New York State IPM Program

July 20, 2019
by Joellen Lampman
Comments Off on Revisiting wild parsnip

Revisiting wild parsnip

Wild parsnip sap can cause painful, localized burning and blistering of the skin. – New York State Department of of Environmental Conservation

Wild parsnip going to seed. The sap form this widely spreading invasive plant can cause severe burns.

Wild parsnip going to seed. The sap in this widely spreading invasive plant can cause severe burns.

A few weeks ago we discussed the invasive wild parsnip as a hidden danger for weekend weedwackers. Now it is much more obvious with its bright yellow flowers, but if you are looking to control it now, straight mowing is off the table. Some of the heads are going to seed and mowing will simply distribute those seeds, ensuring a new crop of wild parsnip next year.

Whether you choose to dig out the root, cut the root an inch or two below the soil, or mow, first cut the seed head off with clippers and put it in a plastic bag. The bag can then be left in the sun to rot the seeds before disposal. And don’t forget to wear protective clothing to prevent any sap from reaching exposed skin or eyes.

Use a boot brush to clean mud and seeds off your boots.

Use a boot brush to clean mud and seeds off your boots. Remember to check the tread!

This is also the time of year when seeds of this and other invasive species can be accidentally transported by hikers and dog walkers. Avoid brushing against plants. Check shoes, clothing, and gear after leaving an area. Remove any seeds that are found and seal them in a plastic bag. (This can double as a tick check!)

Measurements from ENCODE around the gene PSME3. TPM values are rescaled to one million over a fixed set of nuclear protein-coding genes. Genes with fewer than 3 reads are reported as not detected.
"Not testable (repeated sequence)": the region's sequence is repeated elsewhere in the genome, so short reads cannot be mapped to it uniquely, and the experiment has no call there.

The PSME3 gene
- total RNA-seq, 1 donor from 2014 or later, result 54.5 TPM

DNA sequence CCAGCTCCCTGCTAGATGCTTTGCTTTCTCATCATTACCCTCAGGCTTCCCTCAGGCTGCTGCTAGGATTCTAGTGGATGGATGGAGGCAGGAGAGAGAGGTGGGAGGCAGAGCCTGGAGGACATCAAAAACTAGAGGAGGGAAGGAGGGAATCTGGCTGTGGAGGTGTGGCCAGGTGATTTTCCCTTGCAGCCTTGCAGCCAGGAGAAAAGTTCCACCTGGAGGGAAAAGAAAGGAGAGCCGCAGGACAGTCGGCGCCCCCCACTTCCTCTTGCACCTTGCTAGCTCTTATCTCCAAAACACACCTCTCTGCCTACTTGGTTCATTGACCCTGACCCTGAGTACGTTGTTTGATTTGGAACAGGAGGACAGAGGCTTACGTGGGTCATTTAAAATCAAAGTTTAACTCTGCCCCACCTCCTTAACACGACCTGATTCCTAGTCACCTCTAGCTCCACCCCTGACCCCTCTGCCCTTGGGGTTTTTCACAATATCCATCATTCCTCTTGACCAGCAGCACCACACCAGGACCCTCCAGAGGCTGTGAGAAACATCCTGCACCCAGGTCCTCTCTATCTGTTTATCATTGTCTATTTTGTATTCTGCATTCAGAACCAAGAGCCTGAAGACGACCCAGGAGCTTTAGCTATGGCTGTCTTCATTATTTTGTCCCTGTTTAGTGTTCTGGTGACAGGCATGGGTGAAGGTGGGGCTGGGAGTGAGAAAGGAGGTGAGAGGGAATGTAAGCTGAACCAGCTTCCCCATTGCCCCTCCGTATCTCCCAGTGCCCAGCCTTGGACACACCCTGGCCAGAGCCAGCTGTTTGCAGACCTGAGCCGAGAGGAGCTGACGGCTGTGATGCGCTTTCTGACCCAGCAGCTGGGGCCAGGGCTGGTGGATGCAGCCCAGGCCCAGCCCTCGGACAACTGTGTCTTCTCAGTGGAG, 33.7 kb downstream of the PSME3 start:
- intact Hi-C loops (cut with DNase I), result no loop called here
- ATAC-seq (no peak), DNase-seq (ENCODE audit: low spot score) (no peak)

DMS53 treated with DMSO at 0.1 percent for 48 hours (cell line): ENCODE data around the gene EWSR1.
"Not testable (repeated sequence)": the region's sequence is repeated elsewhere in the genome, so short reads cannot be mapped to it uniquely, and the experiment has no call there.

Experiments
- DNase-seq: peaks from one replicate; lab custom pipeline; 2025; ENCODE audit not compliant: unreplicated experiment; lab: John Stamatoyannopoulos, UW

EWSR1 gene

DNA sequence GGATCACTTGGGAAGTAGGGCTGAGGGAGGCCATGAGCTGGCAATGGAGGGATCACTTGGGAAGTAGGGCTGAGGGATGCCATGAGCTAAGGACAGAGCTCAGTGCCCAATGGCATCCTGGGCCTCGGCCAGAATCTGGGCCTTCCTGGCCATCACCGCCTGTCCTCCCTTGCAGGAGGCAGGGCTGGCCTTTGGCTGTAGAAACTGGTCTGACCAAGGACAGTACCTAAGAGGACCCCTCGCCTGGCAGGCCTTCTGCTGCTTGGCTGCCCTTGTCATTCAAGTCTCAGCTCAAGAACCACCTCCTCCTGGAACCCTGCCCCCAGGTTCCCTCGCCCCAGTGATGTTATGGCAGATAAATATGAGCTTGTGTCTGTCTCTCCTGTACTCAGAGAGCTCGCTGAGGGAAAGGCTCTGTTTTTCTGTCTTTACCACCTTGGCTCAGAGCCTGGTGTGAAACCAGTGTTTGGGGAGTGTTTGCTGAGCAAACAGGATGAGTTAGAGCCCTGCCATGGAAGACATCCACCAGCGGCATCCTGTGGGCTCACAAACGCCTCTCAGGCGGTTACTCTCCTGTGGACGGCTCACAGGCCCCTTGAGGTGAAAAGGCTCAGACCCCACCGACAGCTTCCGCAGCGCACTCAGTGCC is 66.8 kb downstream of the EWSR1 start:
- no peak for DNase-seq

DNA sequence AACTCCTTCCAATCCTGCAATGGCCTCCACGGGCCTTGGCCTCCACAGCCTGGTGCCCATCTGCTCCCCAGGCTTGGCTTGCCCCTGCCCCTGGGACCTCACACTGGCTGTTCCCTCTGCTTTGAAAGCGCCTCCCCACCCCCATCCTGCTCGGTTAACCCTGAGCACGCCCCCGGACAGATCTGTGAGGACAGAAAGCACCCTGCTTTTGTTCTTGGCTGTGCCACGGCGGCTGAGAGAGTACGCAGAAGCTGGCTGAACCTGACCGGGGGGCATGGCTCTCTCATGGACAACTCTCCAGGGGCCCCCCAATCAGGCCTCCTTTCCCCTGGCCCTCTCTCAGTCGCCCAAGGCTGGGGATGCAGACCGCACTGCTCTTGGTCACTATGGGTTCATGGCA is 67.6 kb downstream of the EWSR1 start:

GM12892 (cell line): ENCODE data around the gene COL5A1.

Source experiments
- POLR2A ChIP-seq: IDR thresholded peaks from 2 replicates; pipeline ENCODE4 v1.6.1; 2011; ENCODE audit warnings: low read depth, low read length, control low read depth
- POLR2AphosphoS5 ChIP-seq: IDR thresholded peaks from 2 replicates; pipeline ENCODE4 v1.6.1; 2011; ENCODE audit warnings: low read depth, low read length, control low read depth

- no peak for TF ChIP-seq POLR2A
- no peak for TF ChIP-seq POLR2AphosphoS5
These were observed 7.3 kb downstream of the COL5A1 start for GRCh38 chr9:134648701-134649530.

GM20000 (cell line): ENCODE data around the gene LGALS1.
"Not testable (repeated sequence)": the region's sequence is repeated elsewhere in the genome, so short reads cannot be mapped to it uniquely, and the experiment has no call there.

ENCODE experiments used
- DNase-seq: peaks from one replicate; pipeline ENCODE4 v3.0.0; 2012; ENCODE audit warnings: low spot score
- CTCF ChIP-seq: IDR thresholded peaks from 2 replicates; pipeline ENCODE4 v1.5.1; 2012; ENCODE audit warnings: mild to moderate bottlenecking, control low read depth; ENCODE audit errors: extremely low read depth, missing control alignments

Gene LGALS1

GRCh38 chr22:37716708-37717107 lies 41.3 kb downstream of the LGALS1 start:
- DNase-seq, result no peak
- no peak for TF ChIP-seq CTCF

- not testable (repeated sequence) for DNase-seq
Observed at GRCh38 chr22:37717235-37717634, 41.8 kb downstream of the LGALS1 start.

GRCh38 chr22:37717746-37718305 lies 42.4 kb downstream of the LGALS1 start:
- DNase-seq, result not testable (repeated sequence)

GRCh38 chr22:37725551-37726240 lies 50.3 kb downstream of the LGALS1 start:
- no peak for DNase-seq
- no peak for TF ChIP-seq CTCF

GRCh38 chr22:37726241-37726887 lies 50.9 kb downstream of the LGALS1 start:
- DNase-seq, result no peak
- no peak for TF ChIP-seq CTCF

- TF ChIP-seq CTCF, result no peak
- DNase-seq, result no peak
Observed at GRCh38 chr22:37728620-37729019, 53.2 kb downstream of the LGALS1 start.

For more information on preventing the spread of invasive species while hiking, biking, camping, and, well, any outdoor play, a great resource is PlayCleanGo. And consider taking their pledge to Stop Invasive Species in Your Tracks.

Let’s stay safe out there!

June 5, 2020
by Joellen Lampman
Comments Off on It’s New York Invasive Species Awareness Week

It’s New York Invasive Species Awareness Week

The mission of the New York Invasive Species Awareness Week (ISAW) is to promote knowledge and understanding of invasive species and the harm they can cause by engaging citizens in a wide range of activities across the state, and empowering them to take action to help stop the spread.

While we won’t be able to gather for invasive species identification walks, removal projects, or in-person presentations, there are plenty of online opportunities to increase awareness. And the good news is that you will have access to statewide opportunities. Presentation topics run from learning how to identify plants information and enter it into iMapInvasives to the more specific info on beech leaf disease, crayfish, “murder hornets”, how climate change, and deer, impact native plants and pave the way for invasives, and more. For a full list of virtual events, visit https://nyisaw.org/events/.

And there are numerous challenges offered this year. Be sure to use the hashtag #NYISAW! ISAW Social Media Challenges, many suited for the kids, include:

Sunday – learn about your local invasive species and share a selfie

Monday – create some Invasive Species Art!

Tuesday – use the Agents of Discovery app to learn about invasive species

Wednesday – increase others’ awareness by creating a banner and hanging it in your window

Thursday – help track invasive species in NYS through iMapInvasives. New to iMap? There will be an online training at 1:00